Explosive international intrigue results when British Intelligence Agent John Shay (George Peppard) suspects Adam Booth (Keith Michell), a colleague, of being a double-agent. Although Shay's superiors warn him against an investigation, he travels to Greece and Turkey in order to check out his suspicions. There, Shay becomes involved with the beautiful Sarah (Dame Joan Collins), who was once his lover, and is now Booth's wife. Before long, Shay realizes that he is being used as a Communist pawn, and has fallen into grave danger.Written by
During the closing credits, in the background is the final scene showing a tower with a light that rotates, shining alternately green and white light. The credits change colors repeatedly as if the tower light is shining on them. See more »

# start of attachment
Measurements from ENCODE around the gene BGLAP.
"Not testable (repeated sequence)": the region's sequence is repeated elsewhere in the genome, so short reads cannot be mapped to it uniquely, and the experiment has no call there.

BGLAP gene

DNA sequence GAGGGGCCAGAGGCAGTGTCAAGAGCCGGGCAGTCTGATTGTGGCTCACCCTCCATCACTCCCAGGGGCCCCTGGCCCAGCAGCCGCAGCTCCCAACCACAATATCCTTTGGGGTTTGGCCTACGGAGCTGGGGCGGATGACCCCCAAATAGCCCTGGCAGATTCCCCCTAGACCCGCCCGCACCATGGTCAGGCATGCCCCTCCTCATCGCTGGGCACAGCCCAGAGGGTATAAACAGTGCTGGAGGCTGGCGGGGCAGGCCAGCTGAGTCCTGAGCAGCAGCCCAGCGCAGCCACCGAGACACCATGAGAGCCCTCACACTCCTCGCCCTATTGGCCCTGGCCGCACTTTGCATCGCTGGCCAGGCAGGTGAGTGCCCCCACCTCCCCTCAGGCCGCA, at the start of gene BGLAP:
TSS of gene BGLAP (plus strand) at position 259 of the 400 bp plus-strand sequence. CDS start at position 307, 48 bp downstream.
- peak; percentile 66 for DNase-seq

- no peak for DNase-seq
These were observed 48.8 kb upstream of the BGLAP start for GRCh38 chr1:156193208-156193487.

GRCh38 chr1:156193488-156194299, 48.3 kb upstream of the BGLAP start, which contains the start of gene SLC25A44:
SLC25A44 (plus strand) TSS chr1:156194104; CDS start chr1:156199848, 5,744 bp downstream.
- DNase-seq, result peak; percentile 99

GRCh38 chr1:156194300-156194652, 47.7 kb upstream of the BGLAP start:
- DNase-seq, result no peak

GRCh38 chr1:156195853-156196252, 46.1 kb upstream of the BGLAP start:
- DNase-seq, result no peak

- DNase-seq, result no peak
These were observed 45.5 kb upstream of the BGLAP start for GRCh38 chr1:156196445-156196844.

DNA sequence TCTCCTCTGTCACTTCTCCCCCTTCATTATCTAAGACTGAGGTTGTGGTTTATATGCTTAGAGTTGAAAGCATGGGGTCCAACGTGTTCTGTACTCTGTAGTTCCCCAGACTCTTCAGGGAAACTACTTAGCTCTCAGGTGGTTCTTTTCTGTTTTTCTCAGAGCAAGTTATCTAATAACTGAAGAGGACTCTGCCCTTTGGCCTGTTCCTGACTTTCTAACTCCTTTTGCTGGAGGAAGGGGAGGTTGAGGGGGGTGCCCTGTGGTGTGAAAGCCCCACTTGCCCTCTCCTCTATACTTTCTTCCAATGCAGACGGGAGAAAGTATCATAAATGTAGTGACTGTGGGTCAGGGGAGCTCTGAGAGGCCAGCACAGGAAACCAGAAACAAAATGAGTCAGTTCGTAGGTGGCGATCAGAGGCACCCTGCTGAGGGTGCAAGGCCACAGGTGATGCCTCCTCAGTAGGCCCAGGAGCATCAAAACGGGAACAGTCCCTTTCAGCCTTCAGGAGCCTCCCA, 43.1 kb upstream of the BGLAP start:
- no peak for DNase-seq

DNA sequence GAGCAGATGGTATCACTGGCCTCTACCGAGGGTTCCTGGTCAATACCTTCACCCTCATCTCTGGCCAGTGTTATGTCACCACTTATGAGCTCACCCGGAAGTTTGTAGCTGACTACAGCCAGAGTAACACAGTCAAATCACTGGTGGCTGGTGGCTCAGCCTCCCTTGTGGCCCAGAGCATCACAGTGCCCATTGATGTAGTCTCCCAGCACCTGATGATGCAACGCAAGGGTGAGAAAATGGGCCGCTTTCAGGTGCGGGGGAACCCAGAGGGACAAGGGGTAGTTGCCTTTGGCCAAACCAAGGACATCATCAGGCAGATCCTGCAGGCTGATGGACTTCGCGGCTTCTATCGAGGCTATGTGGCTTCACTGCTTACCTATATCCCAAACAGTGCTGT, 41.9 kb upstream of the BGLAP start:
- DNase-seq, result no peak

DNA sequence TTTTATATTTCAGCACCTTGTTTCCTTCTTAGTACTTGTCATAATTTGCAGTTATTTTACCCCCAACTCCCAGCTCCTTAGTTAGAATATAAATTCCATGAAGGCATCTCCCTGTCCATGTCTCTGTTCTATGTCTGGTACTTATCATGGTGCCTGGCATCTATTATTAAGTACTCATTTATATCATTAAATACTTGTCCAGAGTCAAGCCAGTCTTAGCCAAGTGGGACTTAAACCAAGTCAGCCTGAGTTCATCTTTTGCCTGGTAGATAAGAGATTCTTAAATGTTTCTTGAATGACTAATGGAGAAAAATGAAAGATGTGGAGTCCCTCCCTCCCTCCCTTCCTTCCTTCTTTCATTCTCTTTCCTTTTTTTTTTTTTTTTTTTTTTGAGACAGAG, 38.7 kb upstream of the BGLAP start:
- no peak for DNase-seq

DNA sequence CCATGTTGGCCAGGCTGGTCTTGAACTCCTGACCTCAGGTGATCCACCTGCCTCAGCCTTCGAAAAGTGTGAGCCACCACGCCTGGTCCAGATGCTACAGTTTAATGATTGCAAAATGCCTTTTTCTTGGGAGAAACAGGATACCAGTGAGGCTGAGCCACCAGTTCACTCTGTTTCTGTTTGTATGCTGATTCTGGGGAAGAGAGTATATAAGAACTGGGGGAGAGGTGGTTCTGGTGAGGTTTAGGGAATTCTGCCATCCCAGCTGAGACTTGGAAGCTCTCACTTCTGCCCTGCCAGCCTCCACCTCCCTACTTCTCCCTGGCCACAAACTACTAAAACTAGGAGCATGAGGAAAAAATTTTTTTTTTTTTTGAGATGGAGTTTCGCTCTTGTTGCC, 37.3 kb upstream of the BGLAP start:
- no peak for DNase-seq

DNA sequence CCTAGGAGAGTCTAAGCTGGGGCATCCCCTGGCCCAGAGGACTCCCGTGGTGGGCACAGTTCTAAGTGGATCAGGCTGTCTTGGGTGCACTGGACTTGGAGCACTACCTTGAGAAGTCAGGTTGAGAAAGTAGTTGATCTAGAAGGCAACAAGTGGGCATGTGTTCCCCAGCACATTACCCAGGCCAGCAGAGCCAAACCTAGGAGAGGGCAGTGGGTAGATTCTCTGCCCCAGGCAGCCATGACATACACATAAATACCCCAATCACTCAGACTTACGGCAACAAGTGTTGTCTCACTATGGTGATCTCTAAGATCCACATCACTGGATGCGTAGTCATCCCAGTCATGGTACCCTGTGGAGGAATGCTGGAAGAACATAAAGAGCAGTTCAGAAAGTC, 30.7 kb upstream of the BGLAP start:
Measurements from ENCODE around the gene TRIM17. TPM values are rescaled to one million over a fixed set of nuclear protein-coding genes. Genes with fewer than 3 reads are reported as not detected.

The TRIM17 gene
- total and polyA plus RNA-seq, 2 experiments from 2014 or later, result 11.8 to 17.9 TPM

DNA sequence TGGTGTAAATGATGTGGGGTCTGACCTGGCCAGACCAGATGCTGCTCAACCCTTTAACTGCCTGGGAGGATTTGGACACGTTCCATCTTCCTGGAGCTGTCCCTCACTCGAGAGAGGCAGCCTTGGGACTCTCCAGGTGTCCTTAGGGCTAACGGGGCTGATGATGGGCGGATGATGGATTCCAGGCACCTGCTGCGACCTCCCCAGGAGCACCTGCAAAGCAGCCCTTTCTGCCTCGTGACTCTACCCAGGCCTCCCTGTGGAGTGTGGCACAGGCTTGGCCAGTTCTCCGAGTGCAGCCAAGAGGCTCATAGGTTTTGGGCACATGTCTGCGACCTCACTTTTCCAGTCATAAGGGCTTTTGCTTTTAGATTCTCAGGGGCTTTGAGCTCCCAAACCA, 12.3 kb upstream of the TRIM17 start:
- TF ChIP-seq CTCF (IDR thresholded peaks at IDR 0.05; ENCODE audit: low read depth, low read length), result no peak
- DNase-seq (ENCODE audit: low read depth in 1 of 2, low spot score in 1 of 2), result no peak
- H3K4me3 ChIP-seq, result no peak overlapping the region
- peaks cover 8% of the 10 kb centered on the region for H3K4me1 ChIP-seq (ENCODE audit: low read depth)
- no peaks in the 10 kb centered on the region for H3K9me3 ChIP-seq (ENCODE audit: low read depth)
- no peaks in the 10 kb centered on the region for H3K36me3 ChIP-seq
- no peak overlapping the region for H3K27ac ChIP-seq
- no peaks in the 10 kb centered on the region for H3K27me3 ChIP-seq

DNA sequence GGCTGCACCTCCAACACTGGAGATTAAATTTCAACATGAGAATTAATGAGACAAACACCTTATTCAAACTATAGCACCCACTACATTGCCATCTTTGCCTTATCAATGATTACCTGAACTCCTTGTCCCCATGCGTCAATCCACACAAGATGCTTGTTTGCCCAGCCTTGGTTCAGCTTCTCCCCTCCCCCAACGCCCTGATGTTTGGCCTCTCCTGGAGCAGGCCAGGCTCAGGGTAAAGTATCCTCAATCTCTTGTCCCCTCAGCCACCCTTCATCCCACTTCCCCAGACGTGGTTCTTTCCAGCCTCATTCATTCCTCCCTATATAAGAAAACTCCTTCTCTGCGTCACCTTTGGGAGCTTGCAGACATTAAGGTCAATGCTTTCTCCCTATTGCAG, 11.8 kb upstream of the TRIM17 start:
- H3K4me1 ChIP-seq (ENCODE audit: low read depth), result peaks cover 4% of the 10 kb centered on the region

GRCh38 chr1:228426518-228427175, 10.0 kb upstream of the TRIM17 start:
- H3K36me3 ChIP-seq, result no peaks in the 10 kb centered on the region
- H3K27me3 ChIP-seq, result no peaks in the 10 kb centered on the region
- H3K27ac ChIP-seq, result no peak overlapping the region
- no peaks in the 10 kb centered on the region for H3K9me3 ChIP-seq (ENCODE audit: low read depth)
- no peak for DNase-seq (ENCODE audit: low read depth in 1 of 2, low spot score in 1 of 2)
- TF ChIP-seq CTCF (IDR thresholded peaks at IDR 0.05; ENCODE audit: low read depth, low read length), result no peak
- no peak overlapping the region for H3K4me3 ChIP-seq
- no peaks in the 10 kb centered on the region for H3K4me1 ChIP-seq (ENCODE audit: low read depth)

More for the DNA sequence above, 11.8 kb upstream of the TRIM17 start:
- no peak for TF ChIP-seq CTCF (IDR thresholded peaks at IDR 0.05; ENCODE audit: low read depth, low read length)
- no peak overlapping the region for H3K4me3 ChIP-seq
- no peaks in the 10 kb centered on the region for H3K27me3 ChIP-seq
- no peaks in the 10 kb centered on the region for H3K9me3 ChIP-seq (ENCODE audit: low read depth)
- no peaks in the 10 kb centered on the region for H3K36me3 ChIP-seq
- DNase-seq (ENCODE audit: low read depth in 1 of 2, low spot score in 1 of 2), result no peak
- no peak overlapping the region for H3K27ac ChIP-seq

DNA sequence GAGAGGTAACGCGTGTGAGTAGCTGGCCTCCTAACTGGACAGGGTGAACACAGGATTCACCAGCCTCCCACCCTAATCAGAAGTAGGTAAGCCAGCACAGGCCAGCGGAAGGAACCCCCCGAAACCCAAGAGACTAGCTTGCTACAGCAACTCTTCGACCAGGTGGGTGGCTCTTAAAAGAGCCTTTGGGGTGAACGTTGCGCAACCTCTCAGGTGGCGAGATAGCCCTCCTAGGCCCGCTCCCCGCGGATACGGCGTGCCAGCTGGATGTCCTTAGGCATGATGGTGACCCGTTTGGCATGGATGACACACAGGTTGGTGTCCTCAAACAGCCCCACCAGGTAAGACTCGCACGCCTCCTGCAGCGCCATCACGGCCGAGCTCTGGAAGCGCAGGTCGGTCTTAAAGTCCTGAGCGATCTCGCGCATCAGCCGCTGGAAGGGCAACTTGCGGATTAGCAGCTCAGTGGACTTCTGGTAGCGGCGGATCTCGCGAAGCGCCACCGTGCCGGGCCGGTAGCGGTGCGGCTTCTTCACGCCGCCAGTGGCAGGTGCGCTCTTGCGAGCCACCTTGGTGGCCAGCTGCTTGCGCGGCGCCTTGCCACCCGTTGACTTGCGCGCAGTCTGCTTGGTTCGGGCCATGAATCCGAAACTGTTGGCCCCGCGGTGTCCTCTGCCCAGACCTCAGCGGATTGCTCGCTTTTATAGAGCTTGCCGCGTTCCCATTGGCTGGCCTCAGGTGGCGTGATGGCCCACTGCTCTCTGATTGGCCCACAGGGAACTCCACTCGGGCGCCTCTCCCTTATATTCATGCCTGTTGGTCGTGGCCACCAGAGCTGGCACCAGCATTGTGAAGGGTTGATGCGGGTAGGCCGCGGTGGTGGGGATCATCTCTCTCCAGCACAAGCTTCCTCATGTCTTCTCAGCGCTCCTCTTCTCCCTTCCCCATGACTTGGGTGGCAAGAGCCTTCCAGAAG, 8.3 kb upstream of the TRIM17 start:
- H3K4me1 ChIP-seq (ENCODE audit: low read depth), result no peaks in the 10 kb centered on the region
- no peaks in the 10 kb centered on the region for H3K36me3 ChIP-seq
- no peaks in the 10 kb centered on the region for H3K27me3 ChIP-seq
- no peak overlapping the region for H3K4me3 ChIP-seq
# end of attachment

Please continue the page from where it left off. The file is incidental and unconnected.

Sam Wanamaker did a very good job of directing this excellent Cold War spy drama, back in the days when no one imagined the Cold War would ever end. The story is essentially British, so the excuse for using the American star George Peppard in the lead is that 'he grew up in America', hence has the accent. Peppard was always good in these parts as the good guy struggling against the forces of darkness, whether Nazis or Communists. He is romantically involved with the popular ingénue actress of the day, Judy Geeson. Sam must have thought she looked a bit too cute in real life, so he stuck some studious spectacles on her face to give her a bit of gravitas. Judy really was extremely cute, and a very sweet-natured person as well. I met her back then along with her parents and sister, and what a 'cute clan' they all were. They were great art lovers and liked to go to private views, which is how I met them all together like that. They had a particular favourite artist whom they always patronised, but I can't remember who he was. Judy's greatest asset was that lovely look around her eyes, which made her such an irresistible sight for any camera, or any fellow, for that matter. Good old Oscar Homolka is here called upon for the n-th time to play a defecting Russian spy, and does even better than usual. Joan Collins does a good job of acting, playing a difficult and amorous ex-lover (type casting?), and generally Sam could be said to get the best out of his actors because he was one himself, so he knew how to treat them and understood the pressures they were under. This is a rollicking good tale of the times, not as sophisticated and profound as le Carré of course, then then who was? There are the usual deceptions, twists, double-crosses and triple-crosses, all good stuff.
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